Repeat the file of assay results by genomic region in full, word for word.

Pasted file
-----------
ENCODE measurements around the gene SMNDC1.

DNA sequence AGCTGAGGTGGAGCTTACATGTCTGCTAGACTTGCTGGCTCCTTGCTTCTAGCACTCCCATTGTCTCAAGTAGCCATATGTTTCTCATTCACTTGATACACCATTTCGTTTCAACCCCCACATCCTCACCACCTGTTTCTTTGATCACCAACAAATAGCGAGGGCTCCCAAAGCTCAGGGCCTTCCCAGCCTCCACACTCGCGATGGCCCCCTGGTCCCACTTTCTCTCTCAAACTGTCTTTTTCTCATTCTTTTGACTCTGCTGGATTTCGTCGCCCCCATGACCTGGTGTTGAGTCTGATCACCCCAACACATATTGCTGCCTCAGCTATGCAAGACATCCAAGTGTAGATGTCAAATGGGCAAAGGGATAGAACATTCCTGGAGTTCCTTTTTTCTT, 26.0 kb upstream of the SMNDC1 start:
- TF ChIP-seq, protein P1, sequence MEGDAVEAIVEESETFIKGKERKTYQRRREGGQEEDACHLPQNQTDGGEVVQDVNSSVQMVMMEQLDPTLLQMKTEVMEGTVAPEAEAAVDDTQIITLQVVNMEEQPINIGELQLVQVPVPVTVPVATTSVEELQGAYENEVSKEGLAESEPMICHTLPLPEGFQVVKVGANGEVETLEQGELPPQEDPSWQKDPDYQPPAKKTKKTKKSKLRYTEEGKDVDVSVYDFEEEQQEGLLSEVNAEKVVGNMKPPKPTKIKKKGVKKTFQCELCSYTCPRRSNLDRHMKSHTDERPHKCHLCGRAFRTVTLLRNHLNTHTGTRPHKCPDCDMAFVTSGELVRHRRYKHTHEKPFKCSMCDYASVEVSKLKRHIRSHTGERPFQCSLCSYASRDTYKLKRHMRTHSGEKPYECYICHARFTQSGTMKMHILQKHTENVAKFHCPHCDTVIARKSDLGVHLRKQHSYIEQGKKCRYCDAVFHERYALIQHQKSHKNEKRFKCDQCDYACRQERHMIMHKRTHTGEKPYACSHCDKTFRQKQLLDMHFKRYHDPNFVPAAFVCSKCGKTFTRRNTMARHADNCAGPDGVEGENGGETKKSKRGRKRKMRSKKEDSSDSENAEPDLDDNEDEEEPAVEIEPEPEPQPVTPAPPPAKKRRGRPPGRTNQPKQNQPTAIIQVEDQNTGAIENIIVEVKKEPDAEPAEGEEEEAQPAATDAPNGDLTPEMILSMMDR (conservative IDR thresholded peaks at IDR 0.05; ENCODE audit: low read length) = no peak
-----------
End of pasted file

ENCODE measurements around the gene SMNDC1.

DNA sequence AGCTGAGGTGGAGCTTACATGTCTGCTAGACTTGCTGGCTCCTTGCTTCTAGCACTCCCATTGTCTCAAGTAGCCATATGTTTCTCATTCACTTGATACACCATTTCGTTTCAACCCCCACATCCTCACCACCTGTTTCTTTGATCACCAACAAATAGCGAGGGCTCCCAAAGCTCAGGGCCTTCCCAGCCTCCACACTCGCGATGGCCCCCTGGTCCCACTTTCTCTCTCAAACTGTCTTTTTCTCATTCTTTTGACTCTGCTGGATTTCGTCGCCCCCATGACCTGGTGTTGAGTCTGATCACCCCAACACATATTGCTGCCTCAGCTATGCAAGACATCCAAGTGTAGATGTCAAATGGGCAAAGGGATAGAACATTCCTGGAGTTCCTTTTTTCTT, 26.0 kb upstream of the SMNDC1 start:
- TF ChIP-seq, protein P1, sequence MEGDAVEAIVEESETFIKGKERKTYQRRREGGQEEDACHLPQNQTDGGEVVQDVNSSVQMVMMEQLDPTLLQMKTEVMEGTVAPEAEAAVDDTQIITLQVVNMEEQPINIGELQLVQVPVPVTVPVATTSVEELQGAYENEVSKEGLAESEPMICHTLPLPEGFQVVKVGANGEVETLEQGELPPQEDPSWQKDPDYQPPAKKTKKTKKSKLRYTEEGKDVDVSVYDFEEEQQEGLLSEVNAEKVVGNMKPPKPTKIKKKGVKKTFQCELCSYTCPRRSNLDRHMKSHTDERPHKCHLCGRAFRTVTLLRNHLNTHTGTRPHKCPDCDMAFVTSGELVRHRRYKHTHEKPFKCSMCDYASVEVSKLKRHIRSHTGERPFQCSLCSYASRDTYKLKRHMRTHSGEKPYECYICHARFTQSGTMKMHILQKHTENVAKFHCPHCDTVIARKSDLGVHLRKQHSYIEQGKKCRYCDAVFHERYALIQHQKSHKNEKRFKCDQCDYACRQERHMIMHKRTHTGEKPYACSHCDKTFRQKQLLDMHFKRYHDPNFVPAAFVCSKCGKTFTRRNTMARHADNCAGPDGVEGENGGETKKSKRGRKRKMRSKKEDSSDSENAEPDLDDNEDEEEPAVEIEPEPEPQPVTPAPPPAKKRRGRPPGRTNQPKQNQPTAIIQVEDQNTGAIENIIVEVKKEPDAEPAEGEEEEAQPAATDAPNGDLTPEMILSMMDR (conservative IDR thresholded peaks at IDR 0.05; ENCODE audit: low read length) = no peak